Health and Human Services

The president’s budget request provides $77.1B in base discretionary funding to HHS, a 1.7% decrease over FY 2014 enacted levels.  It requests $8.6B in IT funding, a decrease of 10.4% over FY 2014 enacted levels. 

Funding highlights include:

  • Supports the Affordable Care Act and operation of the Health Insurance Marketplace
  • Provides $30.2B to NIH for medical research
  • Improves mental health services for youth and families
  • Invests in payment innovations and other reforms for Medicare and Medicaid and other federal health programs to improve program integrity and delivery of high-quality, efficient health care
  • Invests in a new initiative to improve access to high-quality health care providers
  • Funds construction of two new Indian Health Service health care facilities
  • Increases the investment in CMS IT infrastructure by $58.6M, a 19.4% gain
  • Increases the investment in CMS Healthcare Fraud Prevention Partnership (HFPP) by $17M, a 354% increase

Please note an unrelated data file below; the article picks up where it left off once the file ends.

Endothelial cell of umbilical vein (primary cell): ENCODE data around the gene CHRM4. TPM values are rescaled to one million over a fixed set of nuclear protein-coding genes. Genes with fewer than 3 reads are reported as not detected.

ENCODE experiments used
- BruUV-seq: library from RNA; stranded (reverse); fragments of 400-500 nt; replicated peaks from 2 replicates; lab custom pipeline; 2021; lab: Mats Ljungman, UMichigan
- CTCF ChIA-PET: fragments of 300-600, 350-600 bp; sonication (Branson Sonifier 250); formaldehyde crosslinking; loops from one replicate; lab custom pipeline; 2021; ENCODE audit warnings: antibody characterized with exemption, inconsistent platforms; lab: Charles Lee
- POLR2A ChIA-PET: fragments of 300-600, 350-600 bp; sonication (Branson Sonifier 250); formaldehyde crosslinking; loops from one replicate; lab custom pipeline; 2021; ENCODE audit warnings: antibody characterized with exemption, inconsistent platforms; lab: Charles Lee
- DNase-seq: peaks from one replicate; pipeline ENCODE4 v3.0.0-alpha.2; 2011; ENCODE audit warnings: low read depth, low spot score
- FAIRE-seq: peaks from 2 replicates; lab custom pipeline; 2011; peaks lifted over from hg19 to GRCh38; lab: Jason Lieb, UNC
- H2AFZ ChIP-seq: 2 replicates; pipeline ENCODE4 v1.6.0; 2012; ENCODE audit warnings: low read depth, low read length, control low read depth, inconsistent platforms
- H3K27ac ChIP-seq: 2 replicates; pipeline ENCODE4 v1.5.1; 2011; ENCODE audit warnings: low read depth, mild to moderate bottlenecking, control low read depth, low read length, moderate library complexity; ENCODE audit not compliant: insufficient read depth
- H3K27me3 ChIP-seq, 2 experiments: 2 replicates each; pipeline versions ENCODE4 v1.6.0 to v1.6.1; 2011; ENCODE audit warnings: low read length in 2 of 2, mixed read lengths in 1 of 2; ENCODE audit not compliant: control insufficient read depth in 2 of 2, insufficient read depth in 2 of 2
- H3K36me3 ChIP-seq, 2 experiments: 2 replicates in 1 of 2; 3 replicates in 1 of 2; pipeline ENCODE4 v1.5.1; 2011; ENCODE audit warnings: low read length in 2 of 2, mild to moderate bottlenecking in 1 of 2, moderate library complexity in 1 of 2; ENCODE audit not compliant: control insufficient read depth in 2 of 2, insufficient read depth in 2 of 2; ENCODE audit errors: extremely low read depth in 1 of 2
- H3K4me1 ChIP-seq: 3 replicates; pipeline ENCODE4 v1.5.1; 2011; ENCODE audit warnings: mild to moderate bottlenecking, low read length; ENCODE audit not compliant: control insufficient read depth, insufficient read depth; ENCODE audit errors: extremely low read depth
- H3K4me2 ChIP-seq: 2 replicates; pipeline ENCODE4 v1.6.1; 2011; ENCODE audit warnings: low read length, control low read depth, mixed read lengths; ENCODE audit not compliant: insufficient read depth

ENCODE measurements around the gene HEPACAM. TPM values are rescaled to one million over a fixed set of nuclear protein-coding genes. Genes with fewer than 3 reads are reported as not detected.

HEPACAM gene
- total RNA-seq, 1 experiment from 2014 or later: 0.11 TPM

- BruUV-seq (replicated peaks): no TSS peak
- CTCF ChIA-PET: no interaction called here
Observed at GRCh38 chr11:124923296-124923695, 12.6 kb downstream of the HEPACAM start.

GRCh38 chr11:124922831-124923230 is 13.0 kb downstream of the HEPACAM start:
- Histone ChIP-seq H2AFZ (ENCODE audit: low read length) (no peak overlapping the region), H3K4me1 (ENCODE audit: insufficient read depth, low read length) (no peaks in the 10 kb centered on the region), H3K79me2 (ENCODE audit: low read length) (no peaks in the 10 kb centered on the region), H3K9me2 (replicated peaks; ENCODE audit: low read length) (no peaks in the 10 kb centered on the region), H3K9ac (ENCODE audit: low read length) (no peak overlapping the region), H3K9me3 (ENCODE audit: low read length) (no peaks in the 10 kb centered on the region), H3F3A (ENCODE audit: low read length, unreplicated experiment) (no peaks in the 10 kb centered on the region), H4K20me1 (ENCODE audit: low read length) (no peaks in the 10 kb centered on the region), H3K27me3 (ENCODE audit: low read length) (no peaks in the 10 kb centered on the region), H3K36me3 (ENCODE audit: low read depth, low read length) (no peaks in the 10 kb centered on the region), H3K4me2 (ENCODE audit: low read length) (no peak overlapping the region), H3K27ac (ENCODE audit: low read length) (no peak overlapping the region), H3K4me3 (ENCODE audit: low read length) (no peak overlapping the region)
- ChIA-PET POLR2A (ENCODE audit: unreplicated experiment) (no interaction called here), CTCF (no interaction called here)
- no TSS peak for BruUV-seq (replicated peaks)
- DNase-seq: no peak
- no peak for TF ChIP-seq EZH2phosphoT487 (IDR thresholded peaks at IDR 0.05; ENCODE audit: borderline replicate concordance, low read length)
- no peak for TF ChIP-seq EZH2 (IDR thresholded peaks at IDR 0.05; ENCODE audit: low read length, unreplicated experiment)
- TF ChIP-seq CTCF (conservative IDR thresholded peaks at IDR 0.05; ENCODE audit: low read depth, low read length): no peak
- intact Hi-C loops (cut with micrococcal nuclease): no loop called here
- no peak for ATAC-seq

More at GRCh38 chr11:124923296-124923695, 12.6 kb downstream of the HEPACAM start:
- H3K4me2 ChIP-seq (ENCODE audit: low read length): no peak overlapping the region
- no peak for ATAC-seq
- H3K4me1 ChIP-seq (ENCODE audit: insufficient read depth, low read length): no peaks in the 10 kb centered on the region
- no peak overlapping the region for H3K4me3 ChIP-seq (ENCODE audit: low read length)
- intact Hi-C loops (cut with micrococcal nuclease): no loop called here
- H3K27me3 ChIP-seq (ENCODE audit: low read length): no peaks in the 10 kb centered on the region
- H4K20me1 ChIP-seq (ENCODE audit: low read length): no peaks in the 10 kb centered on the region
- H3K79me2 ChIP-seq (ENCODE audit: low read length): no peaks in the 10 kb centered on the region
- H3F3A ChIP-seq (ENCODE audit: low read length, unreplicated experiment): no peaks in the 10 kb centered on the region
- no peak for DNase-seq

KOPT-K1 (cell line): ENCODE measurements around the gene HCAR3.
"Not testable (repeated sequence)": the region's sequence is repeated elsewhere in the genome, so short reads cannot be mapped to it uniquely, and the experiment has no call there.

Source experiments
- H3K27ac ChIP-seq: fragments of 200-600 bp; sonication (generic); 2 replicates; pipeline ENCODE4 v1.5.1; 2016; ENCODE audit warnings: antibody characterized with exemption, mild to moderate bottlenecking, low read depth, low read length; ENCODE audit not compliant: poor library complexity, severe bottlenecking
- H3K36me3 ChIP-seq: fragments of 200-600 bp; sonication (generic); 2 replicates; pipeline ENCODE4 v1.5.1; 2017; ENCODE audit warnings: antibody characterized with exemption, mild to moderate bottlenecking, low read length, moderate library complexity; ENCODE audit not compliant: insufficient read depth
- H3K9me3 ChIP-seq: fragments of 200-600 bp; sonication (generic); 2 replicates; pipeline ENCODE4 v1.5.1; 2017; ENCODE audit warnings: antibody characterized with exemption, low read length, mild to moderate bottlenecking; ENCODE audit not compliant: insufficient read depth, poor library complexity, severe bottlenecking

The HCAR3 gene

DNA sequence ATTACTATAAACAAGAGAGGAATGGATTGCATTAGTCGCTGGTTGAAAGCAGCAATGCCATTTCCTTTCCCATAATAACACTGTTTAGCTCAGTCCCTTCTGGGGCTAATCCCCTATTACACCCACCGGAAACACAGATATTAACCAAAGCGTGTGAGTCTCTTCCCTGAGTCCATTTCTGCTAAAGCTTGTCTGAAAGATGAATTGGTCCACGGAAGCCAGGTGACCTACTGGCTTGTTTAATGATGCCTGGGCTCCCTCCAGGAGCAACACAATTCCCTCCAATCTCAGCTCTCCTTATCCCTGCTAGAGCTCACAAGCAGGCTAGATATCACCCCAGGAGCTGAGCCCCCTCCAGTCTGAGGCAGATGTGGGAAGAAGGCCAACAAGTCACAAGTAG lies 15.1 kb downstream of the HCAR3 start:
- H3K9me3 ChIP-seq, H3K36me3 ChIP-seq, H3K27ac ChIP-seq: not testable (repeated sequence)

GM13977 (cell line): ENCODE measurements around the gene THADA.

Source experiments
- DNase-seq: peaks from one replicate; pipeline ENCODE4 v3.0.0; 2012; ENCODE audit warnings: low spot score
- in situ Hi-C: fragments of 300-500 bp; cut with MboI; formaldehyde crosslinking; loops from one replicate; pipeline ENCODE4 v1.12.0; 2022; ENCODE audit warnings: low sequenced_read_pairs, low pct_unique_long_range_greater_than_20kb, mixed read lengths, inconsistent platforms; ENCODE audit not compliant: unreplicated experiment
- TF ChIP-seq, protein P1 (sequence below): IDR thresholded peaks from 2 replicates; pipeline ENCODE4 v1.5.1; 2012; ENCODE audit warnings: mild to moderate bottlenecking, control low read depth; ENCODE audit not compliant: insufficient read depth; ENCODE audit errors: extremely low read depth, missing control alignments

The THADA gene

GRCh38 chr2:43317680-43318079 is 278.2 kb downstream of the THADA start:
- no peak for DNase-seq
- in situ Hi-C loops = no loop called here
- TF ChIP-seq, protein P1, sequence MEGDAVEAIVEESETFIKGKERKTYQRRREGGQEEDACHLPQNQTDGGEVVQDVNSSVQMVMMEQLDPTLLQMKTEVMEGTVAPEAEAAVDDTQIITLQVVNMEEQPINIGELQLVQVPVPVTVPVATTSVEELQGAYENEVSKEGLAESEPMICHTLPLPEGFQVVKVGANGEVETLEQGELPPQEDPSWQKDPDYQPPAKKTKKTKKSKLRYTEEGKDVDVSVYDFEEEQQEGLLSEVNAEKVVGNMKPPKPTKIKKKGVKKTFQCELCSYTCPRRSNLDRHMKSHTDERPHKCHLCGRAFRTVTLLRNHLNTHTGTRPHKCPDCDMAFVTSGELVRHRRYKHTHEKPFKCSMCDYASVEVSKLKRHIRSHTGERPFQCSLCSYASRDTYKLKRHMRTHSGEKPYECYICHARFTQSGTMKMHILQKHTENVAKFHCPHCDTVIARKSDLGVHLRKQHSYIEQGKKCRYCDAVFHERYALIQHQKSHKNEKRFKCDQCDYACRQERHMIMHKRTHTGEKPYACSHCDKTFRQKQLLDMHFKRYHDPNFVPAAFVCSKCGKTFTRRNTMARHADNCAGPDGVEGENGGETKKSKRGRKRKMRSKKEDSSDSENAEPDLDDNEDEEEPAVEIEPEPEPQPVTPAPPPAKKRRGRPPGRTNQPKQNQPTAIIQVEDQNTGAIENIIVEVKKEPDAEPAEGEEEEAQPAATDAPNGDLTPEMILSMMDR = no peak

• Decreases IT funding for the CMS  investment that developed the health insurance marketplace (-$297M) and transfers to states for CMS Medicaid Management Information System (-$618M) 

Homeland Security

DHS is slated to receive $38.2B in base discretionary funding in the president’s budget request, a 2.6% decrease over FY 2014 enacted levels. The budget also includes and $6.8B for disaster relief. The budget requests $5.8B in IT funding which includes a $3M reduction from the FY 2014 enacted levels, a 0.1% decrease year over year.

Funding highlights include:

  • $514M for research and development in homeland security technology and developing state-of-the-art solutions for first responders – target opportunities in cybersecurity, explosives detection, nuclear detection, and chemical and biological detection.
  • $300M to initiate construction in 2015 of the National Bio- and Agro-Defense Facility to study large animal zoonotic diseases and develop countermeasures
  • $124M to support, expand, and enhance E-Verify system to aid U.S. employers with employment legality verification
  • $112.5M for Secure Flight, under which DHS conducts passenger watch list